Getting To The Bottom Of Why Your Heels Hurt

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If heel pain is a persistent presence in your life, the question of why your heels hurt might not be so important to you as what you can do to make that pain go away.

However, determining the root causes of your heel pain is the first and arguably most essential step toward effective treatment. There is no one “cure-all” remedy for heel pain. A course of treatment must be tailored toward the correct underlying causes to yield the best results.

There is a chance you might have already learned this lesson firsthand if you have already tried one or two treatments for heel pain at home and were disappointed by a lack of any substantial relief. The good news is that you likely don’t have some form of invincible heel pain; you just haven’t yet tried a treatment that directly addresses the causes behind your case.

Heel Pain Has More Causes than You Might Think

It can be easy to think of “heel pain” as a singular condition, but it’s more appropriate to see it as a symptom of many other conditions. Plantar fasciitis, Achilles tendinitis, stress fractures, and bursitis can all cause heel pain, for example, but all directly affect different parts of the foot.

Different conditions can cause heel pain that feels differently or is in a different location of the heel. Let’s take a closer look at the above conditions we just mentioned.

  • Plantar fasciitis is strain and aggravation of the plantar fascia, the thick band of tissue that runs through the arch, connecting the heel bone and the base of the toes. Heel pain from this condition is typically felt beneath the heel or a bit closer to the arch and tends to be at its worst when getting out of bed in the morning or moving after a long period of inactivity.
  • Achilles tendinitis is strain and inflammation of the Achilles tendon, connecting the heel bone to the calf muscles. Heel pain here tends to be felt more along the back of the heel or just above it and tends to be worst during or just after activity.
  • Stress fractures are hairline cracks that develop on the surface of a bone (for this case, the heel bone) due to long periods of repetitive stress with little to no opportunity for recovery. The pain of a stress fracture tends to be worst during activity and is felt along the underside of the heel.
  • Bursitis is the inflammation of a fluid-filled sac located that provides cushioning between bones and tendons. Heel pain from bursitis tends to be felt along the back of the heel, and becomes worse with activity and sometimes when standing on your toes.

The more we know about your symptoms, the more information we will have to make a fast and accurate diagnosis. So never hesitate to let us know anything and everything about your heel pain, including how it feels, where exactly you feel it, and when it tends to be most and least severe.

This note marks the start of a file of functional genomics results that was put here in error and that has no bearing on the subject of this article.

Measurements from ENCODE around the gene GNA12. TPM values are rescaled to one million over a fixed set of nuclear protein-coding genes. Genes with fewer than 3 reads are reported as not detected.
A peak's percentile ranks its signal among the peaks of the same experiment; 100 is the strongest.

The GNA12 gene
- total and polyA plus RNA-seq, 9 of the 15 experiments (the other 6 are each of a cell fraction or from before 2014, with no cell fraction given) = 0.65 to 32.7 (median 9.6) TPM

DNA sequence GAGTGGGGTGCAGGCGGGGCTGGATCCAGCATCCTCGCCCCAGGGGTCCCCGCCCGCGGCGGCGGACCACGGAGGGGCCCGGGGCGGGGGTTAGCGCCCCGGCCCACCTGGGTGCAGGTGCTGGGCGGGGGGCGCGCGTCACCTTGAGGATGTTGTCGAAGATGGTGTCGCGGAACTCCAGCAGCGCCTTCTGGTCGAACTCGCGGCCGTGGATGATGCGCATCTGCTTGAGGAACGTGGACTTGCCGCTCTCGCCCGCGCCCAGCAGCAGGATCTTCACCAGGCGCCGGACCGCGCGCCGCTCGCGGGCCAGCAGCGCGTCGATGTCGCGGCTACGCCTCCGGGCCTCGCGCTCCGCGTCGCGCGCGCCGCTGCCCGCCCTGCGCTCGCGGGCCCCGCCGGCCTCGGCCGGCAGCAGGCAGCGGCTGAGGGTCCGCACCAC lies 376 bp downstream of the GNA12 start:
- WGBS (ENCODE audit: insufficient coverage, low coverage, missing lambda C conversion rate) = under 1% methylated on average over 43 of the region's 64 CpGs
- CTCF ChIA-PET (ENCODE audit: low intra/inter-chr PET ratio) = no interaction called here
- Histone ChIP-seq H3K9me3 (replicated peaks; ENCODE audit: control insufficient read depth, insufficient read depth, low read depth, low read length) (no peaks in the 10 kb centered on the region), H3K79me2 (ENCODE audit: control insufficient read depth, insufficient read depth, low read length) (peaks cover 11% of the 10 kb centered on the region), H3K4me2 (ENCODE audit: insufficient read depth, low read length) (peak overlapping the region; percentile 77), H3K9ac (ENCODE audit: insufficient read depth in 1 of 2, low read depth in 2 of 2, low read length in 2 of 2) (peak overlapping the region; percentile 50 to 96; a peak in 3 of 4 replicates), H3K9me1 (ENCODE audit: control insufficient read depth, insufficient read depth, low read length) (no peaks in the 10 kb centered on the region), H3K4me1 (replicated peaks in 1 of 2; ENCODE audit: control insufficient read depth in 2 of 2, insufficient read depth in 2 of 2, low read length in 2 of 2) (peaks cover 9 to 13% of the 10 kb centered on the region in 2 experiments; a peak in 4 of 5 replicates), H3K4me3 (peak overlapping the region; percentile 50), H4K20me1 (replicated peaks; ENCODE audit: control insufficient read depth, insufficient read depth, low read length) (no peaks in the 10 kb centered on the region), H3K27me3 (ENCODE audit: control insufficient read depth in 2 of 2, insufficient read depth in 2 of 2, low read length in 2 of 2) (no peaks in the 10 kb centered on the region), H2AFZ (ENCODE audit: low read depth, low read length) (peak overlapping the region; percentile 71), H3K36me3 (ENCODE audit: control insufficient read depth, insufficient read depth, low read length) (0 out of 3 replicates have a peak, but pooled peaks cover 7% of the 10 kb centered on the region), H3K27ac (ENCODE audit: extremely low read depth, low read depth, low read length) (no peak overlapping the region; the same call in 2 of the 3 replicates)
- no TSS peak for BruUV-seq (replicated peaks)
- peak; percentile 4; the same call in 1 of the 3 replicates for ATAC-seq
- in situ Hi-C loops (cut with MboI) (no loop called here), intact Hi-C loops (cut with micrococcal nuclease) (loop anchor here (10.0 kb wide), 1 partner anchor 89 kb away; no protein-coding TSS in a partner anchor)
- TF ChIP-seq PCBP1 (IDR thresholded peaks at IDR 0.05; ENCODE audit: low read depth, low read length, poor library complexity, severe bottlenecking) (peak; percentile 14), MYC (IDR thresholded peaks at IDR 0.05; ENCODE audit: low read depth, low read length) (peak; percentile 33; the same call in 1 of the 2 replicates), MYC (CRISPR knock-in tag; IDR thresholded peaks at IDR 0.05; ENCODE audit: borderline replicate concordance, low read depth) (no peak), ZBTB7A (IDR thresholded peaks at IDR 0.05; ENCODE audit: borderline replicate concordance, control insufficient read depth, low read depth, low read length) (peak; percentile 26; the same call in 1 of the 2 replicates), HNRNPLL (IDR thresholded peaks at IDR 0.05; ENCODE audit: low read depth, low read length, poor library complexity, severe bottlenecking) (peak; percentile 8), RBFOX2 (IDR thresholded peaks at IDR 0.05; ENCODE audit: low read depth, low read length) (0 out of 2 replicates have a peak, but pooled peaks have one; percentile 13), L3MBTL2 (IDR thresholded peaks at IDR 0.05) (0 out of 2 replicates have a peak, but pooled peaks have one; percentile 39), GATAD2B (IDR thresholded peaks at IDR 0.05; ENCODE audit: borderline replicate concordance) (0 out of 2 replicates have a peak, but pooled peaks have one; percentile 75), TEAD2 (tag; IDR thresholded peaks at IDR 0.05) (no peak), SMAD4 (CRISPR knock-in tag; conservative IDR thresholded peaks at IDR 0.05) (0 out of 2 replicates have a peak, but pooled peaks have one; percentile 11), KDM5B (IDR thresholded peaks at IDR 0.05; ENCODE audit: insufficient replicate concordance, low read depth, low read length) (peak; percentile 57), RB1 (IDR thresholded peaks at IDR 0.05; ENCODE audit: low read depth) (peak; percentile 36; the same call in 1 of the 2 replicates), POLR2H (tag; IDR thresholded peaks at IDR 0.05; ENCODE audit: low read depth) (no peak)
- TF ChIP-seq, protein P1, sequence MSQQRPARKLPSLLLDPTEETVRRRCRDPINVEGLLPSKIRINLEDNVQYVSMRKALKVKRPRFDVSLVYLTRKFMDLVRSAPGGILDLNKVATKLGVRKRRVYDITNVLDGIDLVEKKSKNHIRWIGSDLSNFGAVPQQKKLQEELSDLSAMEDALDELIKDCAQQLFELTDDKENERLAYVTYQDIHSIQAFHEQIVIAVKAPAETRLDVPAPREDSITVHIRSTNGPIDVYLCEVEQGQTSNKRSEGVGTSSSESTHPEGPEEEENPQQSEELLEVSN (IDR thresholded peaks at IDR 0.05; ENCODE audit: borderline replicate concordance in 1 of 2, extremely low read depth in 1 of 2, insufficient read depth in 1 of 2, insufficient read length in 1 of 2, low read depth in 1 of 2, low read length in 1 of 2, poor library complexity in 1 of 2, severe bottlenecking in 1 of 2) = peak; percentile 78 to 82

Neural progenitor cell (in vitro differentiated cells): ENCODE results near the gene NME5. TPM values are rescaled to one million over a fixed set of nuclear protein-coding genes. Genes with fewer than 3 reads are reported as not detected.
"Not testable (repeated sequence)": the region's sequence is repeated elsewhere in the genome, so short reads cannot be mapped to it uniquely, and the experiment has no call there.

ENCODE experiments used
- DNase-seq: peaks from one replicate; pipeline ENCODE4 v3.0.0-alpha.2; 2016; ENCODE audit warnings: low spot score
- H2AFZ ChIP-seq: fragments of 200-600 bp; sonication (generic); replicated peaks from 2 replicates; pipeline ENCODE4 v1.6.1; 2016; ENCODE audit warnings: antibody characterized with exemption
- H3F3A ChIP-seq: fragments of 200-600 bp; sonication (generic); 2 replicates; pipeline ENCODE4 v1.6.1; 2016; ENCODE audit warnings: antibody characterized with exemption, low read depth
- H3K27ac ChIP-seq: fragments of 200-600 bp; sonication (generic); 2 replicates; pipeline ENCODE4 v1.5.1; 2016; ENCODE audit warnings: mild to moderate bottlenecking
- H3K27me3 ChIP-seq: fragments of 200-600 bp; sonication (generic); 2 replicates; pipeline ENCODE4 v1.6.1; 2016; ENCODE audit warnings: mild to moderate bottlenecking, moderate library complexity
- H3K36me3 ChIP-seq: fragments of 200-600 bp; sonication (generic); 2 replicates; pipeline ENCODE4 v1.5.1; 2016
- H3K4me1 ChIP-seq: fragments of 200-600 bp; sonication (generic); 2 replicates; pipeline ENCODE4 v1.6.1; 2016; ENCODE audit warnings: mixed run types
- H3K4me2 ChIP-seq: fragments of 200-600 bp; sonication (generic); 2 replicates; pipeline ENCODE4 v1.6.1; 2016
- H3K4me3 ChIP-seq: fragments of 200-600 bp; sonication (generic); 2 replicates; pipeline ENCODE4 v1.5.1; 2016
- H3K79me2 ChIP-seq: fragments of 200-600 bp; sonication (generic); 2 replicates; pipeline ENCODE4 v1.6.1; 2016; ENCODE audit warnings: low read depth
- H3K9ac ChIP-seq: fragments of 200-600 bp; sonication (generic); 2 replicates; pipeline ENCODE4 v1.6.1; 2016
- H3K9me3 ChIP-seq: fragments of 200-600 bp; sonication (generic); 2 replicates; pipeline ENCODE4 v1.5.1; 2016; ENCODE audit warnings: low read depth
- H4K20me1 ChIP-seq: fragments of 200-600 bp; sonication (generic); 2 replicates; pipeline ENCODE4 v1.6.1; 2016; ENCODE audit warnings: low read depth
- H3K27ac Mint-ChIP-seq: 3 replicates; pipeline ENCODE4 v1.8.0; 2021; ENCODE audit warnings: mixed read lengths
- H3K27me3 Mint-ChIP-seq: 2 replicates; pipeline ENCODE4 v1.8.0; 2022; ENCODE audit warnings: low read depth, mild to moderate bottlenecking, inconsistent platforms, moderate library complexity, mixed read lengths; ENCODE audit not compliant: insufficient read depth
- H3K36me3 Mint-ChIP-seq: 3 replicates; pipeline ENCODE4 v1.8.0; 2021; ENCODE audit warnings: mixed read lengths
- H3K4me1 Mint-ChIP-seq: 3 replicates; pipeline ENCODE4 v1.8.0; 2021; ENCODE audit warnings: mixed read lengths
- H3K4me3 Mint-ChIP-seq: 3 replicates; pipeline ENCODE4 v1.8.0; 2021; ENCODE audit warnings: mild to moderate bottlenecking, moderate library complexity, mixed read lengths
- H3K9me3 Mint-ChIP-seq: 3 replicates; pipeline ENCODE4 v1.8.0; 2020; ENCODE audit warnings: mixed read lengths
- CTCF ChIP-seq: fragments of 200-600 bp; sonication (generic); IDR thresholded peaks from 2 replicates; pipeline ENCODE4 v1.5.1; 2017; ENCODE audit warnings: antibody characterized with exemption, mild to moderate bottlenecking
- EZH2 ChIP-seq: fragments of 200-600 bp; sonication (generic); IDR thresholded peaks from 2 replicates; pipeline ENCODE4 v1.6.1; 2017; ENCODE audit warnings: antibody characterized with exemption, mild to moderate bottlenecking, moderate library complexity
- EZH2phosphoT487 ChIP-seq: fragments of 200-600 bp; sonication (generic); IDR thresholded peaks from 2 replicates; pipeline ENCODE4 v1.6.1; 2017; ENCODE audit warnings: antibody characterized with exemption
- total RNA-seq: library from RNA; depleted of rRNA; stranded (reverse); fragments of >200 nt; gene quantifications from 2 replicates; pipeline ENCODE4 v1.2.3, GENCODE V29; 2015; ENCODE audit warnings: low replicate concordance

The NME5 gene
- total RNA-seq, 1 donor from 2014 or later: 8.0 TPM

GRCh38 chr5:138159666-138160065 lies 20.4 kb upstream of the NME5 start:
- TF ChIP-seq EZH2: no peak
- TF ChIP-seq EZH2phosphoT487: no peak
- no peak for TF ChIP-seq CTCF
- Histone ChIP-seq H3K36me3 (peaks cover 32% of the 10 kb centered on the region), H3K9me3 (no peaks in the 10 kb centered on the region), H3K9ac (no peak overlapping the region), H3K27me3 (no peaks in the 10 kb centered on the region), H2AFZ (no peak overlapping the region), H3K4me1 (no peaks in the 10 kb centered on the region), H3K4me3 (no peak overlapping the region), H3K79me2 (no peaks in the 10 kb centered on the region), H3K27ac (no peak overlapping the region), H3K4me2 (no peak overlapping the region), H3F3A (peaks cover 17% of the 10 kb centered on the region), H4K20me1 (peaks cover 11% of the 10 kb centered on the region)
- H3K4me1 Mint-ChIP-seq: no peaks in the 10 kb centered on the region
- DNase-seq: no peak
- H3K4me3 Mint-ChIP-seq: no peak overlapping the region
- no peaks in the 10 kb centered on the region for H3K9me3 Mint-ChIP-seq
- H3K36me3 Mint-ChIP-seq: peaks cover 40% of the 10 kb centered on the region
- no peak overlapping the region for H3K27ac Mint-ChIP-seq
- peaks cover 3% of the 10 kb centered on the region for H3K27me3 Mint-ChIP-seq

Getting to the Source of Heel Pain

Even when we pin down the condition responsible for heel pain, that is not always enough information to provide the most effective treatment. The same condition can have different underlying causes from patient to patient as well.

Let’s take two example patients who both have plantar fasciitis. One spends most of their day standing in one spot on a factory floor, while the other is a distance runner. The first might have plantar fasciitis due to the force of their own weight being so steadily on their feet for so long, especially if they are working on a hard surface. The cause of the runner’s plantar fasciitis might be related more to the repetitive impacts of running.

But that’s not all! One, both, or neither of the two patients could also have other contributing factors to their condition. They might have an abnormality in foot structure that causes excess weight to shift to vulnerable areas as they stand or move, or their footwear may not be properly accommodating their daily needs.

Determining the best course of treatment for any heel pain patient means not only identifying the condition causing the heel pain but also all the factors contributing to it. If we only address the symptoms but not those underlying causes, the chances are likely that a patient will either not experience optimal relief, or the problem will come back at a later date.

Finding Relief from Your Heel Pain

Whether your heel pain has been a recent development or with you for some time, we can help you find the relief you deserve.

We are not only well versed in the multiple causes of heel pain, but we also have the knowledge and tools to effectively address them, too. Some cases may require more traditional methods of treatment such as rest, ice, and stretching. Others might benefit best from more advanced treatments such as custom orthotics or laser therapy.

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